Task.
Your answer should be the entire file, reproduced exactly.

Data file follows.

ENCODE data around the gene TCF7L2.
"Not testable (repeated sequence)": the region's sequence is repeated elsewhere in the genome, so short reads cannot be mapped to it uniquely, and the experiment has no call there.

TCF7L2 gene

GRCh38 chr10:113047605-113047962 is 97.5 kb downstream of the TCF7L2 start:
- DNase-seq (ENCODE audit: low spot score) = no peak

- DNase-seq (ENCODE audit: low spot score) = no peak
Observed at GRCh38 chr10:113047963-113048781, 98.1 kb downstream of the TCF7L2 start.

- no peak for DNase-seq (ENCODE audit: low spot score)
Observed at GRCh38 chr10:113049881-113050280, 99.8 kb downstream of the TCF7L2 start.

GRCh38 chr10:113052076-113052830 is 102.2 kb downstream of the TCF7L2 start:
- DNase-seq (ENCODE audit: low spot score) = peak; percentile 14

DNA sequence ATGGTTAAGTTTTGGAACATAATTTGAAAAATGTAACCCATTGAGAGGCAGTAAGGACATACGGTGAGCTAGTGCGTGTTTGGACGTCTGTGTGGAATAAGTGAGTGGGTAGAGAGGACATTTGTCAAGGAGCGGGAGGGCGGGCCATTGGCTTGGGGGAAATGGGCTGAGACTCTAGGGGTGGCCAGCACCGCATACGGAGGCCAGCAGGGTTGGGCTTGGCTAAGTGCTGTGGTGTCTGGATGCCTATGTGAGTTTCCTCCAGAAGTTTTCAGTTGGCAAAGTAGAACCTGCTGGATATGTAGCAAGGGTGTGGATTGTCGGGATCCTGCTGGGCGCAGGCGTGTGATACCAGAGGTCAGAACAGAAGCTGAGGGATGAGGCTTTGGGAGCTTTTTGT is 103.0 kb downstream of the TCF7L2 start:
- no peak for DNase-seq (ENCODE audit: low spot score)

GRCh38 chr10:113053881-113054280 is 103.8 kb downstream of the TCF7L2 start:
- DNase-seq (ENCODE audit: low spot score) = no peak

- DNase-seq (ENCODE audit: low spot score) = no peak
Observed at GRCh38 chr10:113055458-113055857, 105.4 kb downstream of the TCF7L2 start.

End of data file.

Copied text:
ENCODE data around the gene TCF7L2.
"Not testable (repeated sequence)": the region's sequence is repeated elsewhere in the genome, so short reads cannot be mapped to it uniquely, and the experiment has no call there.

TCF7L2 gene

GRCh38 chr10:113047605-113047962 is 97.5 kb downstream of the TCF7L2 start:
- DNase-seq (ENCODE audit: low spot score) = no peak

- DNase-seq (ENCODE audit: low spot score) = no peak
Observed at GRCh38 chr10:113047963-113048781, 98.1 kb downstream of the TCF7L2 start.

- no peak for DNase-seq (ENCODE audit: low spot score)
Observed at GRCh38 chr10:113049881-113050280, 99.8 kb downstream of the TCF7L2 start.

GRCh38 chr10:113052076-113052830 is 102.2 kb downstream of the TCF7L2 start:
- DNase-seq (ENCODE audit: low spot score) = peak; percentile 14

DNA sequence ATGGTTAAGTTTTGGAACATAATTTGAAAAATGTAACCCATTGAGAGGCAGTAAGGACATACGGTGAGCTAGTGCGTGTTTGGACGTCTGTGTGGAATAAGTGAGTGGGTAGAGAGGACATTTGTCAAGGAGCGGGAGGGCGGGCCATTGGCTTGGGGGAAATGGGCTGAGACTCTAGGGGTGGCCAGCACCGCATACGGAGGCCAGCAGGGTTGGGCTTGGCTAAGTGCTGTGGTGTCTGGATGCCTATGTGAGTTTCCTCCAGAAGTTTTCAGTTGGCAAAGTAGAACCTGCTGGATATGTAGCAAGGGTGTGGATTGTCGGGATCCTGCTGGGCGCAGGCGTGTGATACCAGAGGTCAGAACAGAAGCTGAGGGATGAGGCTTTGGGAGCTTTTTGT is 103.0 kb downstream of the TCF7L2 start:
- no peak for DNase-seq (ENCODE audit: low spot score)

GRCh38 chr10:113053881-113054280 is 103.8 kb downstream of the TCF7L2 start:
- DNase-seq (ENCODE audit: low spot score) = no peak

- DNase-seq (ENCODE audit: low spot score) = no peak
Observed at GRCh38 chr10:113055458-113055857, 105.4 kb downstream of the TCF7L2 start.